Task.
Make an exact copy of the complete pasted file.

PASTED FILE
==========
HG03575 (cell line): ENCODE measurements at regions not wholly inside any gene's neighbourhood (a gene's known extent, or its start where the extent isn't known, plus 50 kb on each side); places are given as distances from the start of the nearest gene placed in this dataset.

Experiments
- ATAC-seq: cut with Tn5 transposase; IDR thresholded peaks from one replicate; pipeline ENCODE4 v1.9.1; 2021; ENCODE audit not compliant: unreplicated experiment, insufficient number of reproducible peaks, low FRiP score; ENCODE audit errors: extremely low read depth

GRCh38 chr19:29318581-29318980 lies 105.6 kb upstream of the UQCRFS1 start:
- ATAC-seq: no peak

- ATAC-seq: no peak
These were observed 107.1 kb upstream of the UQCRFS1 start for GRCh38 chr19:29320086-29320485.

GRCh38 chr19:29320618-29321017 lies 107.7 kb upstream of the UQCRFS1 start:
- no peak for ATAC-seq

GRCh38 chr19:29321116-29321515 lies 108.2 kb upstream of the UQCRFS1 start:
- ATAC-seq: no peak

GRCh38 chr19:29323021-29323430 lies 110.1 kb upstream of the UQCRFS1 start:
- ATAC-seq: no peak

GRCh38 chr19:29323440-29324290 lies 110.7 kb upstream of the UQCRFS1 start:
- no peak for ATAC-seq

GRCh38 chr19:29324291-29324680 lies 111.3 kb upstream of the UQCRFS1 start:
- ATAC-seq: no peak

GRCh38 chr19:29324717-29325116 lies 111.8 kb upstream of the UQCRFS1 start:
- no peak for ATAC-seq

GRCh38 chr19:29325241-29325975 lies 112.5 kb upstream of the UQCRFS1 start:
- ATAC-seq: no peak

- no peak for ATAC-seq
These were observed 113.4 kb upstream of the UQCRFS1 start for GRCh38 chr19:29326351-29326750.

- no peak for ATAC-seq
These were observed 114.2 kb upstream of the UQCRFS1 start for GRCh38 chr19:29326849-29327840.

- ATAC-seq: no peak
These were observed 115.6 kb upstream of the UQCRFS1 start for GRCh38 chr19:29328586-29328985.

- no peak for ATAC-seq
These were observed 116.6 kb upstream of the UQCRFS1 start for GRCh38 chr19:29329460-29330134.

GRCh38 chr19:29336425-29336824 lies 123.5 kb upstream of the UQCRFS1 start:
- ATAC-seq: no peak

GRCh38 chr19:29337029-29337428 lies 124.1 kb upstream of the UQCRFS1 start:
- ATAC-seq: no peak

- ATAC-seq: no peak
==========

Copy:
HG03575 (cell line): ENCODE measurements at regions not wholly inside any gene's neighbourhood (a gene's known extent, or its start where the extent isn't known, plus 50 kb on each side); places are given as distances from the start of the nearest gene placed in this dataset.

Experiments
- ATAC-seq: cut with Tn5 transposase; IDR thresholded peaks from one replicate; pipeline ENCODE4 v1.9.1; 2021; ENCODE audit not compliant: unreplicated experiment, insufficient number of reproducible peaks, low FRiP score; ENCODE audit errors: extremely low read depth

GRCh38 chr19:29318581-29318980 lies 105.6 kb upstream of the UQCRFS1 start:
- ATAC-seq: no peak

- ATAC-seq: no peak
These were observed 107.1 kb upstream of the UQCRFS1 start for GRCh38 chr19:29320086-29320485.

GRCh38 chr19:29320618-29321017 lies 107.7 kb upstream of the UQCRFS1 start:
- no peak for ATAC-seq

GRCh38 chr19:29321116-29321515 lies 108.2 kb upstream of the UQCRFS1 start:
- ATAC-seq: no peak

GRCh38 chr19:29323021-29323430 lies 110.1 kb upstream of the UQCRFS1 start:
- ATAC-seq: no peak

GRCh38 chr19:29323440-29324290 lies 110.7 kb upstream of the UQCRFS1 start:
- no peak for ATAC-seq

GRCh38 chr19:29324291-29324680 lies 111.3 kb upstream of the UQCRFS1 start:
- ATAC-seq: no peak

GRCh38 chr19:29324717-29325116 lies 111.8 kb upstream of the UQCRFS1 start:
- no peak for ATAC-seq

GRCh38 chr19:29325241-29325975 lies 112.5 kb upstream of the UQCRFS1 start:
- ATAC-seq: no peak

- no peak for ATAC-seq
These were observed 113.4 kb upstream of the UQCRFS1 start for GRCh38 chr19:29326351-29326750.

- no peak for ATAC-seq
These were observed 114.2 kb upstream of the UQCRFS1 start for GRCh38 chr19:29326849-29327840.

- ATAC-seq: no peak
These were observed 115.6 kb upstream of the UQCRFS1 start for GRCh38 chr19:29328586-29328985.

- no peak for ATAC-seq
These were observed 116.6 kb upstream of the UQCRFS1 start for GRCh38 chr19:29329460-29330134.

GRCh38 chr19:29336425-29336824 lies 123.5 kb upstream of the UQCRFS1 start:
- ATAC-seq: no peak

GRCh38 chr19:29337029-29337428 lies 124.1 kb upstream of the UQCRFS1 start:
- ATAC-seq: no peak

- ATAC-seq: no peak